Well, this is sad in so many ways. A leaked official Microsoft email states that Nokia’s mobile division will be renamed to Microsoft Mobile once the Finnish company’s acquisition by the software giant is completed. Nokia was acquired by Microsoft in September of last year for $7.2 billion.
The leaked email reportedly sent by Microsoft to its suppliers was acquired by the Nokia Power User blog (the blog seems to be currently down because of heavy traffic). The email makes mention of the name change and attempts to assure suppliers that even after the acquisition is completed, they can expect Microsoft to honour all previous commitments.
“Please note that upon the close of the transaction between Microsoft and Nokia, the name of Nokia Corporation/Nokia Oyj will change to Microsoft Mobile Oy. Microsoft Mobile Oy is the legal entity name that should be used for VAT IDs and for the issuance of invoices,” the email states.
The ‘Nokia’ name was first established in 1871 after the Finnish city where the company was incorporated. The company initially made wood pulp and rubber and in 1967, a separate division was floated that manufactured telecommunications equipment. In September 2013, after facing a crunch in profits and sales due to increased competition from the likes of Samsung and Apple, Nokia was acquired by Microsoft and the company’s products were realigned to focus on Microsoft’s new mobile OS, Windows Phone.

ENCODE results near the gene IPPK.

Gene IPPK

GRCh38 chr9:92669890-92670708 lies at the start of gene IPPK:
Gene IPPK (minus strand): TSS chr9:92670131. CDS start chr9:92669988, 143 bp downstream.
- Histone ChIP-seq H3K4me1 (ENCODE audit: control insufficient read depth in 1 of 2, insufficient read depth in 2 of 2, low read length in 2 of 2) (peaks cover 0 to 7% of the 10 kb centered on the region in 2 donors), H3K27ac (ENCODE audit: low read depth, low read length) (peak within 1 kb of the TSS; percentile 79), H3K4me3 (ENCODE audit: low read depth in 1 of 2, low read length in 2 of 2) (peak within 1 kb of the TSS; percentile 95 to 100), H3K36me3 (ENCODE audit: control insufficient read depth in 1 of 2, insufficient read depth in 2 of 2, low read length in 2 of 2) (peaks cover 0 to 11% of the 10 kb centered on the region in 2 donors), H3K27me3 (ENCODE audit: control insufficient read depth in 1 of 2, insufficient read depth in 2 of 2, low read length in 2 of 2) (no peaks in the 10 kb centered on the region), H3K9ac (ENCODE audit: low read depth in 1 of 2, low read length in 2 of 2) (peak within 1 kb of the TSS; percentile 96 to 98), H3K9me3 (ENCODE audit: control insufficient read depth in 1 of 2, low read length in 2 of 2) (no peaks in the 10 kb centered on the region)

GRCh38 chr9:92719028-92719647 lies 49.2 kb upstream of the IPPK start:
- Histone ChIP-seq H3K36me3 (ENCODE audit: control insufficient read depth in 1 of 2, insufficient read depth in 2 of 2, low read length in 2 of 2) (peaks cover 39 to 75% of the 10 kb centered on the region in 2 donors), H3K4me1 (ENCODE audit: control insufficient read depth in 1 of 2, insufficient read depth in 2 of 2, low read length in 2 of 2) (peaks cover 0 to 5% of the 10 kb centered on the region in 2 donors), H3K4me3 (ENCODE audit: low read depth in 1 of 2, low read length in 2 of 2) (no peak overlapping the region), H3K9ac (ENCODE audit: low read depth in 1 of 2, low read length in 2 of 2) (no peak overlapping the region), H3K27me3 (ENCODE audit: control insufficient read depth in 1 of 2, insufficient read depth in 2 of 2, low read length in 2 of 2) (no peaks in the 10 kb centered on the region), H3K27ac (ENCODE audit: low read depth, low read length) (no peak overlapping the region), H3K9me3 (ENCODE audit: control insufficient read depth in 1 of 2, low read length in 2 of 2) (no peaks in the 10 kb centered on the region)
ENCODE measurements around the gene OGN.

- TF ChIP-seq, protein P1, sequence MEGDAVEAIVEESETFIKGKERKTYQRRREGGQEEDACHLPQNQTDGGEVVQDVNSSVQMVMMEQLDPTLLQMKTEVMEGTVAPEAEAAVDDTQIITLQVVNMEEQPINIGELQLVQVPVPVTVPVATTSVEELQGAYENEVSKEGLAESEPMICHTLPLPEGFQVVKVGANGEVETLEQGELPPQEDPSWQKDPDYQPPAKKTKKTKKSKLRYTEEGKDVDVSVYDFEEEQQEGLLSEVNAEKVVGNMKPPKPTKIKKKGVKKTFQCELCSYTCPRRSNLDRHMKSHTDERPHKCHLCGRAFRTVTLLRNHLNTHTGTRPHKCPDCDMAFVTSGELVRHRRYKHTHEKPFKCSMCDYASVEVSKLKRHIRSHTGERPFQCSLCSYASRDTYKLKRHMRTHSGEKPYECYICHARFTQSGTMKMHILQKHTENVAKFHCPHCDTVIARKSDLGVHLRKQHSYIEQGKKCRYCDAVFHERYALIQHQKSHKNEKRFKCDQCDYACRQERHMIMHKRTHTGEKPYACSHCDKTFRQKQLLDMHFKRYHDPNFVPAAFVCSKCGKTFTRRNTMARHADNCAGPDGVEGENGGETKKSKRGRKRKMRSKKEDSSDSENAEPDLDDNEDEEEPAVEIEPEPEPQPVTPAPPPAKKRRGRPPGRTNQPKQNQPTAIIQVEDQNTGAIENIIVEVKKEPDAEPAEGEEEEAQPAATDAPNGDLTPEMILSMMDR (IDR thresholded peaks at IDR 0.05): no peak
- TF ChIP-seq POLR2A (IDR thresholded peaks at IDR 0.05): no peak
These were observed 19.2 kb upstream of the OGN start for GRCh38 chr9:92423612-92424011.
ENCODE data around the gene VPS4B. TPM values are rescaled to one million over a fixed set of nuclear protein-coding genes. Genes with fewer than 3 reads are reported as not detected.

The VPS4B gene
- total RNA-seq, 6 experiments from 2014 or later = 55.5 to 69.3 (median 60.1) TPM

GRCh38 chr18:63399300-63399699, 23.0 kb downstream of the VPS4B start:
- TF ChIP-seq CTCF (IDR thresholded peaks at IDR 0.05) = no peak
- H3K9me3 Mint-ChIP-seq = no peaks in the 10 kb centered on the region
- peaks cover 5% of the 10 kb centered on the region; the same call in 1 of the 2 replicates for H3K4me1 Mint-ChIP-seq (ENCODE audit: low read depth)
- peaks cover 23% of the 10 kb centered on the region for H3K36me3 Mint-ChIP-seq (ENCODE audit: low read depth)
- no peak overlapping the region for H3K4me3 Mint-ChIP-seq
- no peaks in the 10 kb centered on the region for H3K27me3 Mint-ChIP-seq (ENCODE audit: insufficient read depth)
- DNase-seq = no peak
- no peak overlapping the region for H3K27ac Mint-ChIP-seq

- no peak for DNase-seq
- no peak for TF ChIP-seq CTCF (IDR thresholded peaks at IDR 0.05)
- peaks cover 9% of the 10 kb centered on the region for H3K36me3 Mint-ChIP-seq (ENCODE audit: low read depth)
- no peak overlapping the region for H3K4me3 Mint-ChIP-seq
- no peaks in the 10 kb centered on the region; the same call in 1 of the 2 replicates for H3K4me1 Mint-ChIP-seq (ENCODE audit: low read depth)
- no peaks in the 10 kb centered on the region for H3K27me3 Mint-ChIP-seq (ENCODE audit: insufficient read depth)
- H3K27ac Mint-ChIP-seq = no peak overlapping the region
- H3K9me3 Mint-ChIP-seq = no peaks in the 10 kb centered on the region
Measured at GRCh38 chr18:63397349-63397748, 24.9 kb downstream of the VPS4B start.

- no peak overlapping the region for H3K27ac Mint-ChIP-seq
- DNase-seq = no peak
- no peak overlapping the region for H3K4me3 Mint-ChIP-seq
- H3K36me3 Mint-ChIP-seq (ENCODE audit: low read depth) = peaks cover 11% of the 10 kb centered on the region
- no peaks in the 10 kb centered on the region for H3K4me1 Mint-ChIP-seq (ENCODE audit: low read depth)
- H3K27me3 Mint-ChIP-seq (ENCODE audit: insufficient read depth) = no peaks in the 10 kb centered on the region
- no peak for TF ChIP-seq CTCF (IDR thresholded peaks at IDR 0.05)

If the email is authentic, then we can expect the name change to go live by the end of this month in the U.S. and in many European countries. However, Microsoft’s Nokia acquisition has run across roadblocks in India over a tax dispute. The dispute is over the government’s claim that Nokia owes between $650 million and $3.4 billion in unpaid taxes. The government has said that it will only allow for the transfer of Nokia’s manufacturing plant in Chennai to Microsoft after the taxes have been paid. The Chennai plant will be important to Microsoft since it is one of Nokia’s most valuable global assets and employs over 8,000 people who make up 25% of the workforce that Microsoft will gain from Nokia because of the acquisition.
The Nokia name has attained a level of goodwill and trust among Indian consumers and it seems very likely that name change will not result in immediate positives for Microsoft here. The software giant will have to spend considerable amount of money on marketing and increasing public awareness if they want to maintain and grow Nokia’s considerable market share especially in the low-priced mobile segment.
What do you think of the proposed name change? Does ‘Microsoft Mobile’ hold the same magic as ‘Nokia’? Let us know on Twitter or in the comments below.
Source: WM Power User